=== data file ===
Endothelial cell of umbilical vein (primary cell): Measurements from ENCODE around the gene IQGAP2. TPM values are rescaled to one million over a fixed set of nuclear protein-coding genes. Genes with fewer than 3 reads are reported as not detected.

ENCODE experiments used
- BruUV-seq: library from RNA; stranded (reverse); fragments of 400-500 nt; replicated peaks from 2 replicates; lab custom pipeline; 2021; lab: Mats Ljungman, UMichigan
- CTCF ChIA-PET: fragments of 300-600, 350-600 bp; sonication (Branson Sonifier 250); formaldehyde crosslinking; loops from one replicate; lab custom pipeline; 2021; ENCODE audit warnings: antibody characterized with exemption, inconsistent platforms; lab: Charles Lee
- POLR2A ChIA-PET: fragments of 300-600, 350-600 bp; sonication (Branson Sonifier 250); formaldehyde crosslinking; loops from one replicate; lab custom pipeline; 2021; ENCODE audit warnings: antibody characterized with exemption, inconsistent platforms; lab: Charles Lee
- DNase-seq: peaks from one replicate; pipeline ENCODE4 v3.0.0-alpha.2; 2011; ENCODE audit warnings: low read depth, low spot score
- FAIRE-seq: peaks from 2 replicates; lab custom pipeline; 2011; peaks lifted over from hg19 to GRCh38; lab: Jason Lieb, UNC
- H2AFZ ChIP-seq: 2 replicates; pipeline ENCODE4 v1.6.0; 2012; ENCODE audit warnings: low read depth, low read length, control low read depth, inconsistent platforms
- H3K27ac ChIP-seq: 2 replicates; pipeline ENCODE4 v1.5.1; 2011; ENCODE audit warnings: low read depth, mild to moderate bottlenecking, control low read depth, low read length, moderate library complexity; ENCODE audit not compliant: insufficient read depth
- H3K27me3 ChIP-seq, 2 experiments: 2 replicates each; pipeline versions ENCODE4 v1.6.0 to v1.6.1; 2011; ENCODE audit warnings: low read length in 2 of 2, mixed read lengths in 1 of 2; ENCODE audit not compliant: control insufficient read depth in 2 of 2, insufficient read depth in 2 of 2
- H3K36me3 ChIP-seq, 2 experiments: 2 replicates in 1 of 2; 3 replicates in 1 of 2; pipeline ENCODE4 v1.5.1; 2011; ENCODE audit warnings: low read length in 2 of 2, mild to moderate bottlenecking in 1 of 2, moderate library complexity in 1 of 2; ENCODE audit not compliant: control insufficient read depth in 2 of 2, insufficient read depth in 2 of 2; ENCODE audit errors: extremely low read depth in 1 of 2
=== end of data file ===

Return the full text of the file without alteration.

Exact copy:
Endothelial cell of umbilical vein (primary cell): Measurements from ENCODE around the gene IQGAP2. TPM values are rescaled to one million over a fixed set of nuclear protein-coding genes. Genes with fewer than 3 reads are reported as not detected.

ENCODE experiments used
- BruUV-seq: library from RNA; stranded (reverse); fragments of 400-500 nt; replicated peaks from 2 replicates; lab custom pipeline; 2021; lab: Mats Ljungman, UMichigan
- CTCF ChIA-PET: fragments of 300-600, 350-600 bp; sonication (Branson Sonifier 250); formaldehyde crosslinking; loops from one replicate; lab custom pipeline; 2021; ENCODE audit warnings: antibody characterized with exemption, inconsistent platforms; lab: Charles Lee
- POLR2A ChIA-PET: fragments of 300-600, 350-600 bp; sonication (Branson Sonifier 250); formaldehyde crosslinking; loops from one replicate; lab custom pipeline; 2021; ENCODE audit warnings: antibody characterized with exemption, inconsistent platforms; lab: Charles Lee
- DNase-seq: peaks from one replicate; pipeline ENCODE4 v3.0.0-alpha.2; 2011; ENCODE audit warnings: low read depth, low spot score
- FAIRE-seq: peaks from 2 replicates; lab custom pipeline; 2011; peaks lifted over from hg19 to GRCh38; lab: Jason Lieb, UNC
- H2AFZ ChIP-seq: 2 replicates; pipeline ENCODE4 v1.6.0; 2012; ENCODE audit warnings: low read depth, low read length, control low read depth, inconsistent platforms
- H3K27ac ChIP-seq: 2 replicates; pipeline ENCODE4 v1.5.1; 2011; ENCODE audit warnings: low read depth, mild to moderate bottlenecking, control low read depth, low read length, moderate library complexity; ENCODE audit not compliant: insufficient read depth
- H3K27me3 ChIP-seq, 2 experiments: 2 replicates each; pipeline versions ENCODE4 v1.6.0 to v1.6.1; 2011; ENCODE audit warnings: low read length in 2 of 2, mixed read lengths in 1 of 2; ENCODE audit not compliant: control insufficient read depth in 2 of 2, insufficient read depth in 2 of 2
- H3K36me3 ChIP-seq, 2 experiments: 2 replicates in 1 of 2; 3 replicates in 1 of 2; pipeline ENCODE4 v1.5.1; 2011; ENCODE audit warnings: low read length in 2 of 2, mild to moderate bottlenecking in 1 of 2, moderate library complexity in 1 of 2; ENCODE audit not compliant: control insufficient read depth in 2 of 2, insufficient read depth in 2 of 2; ENCODE audit errors: extremely low read depth in 1 of 2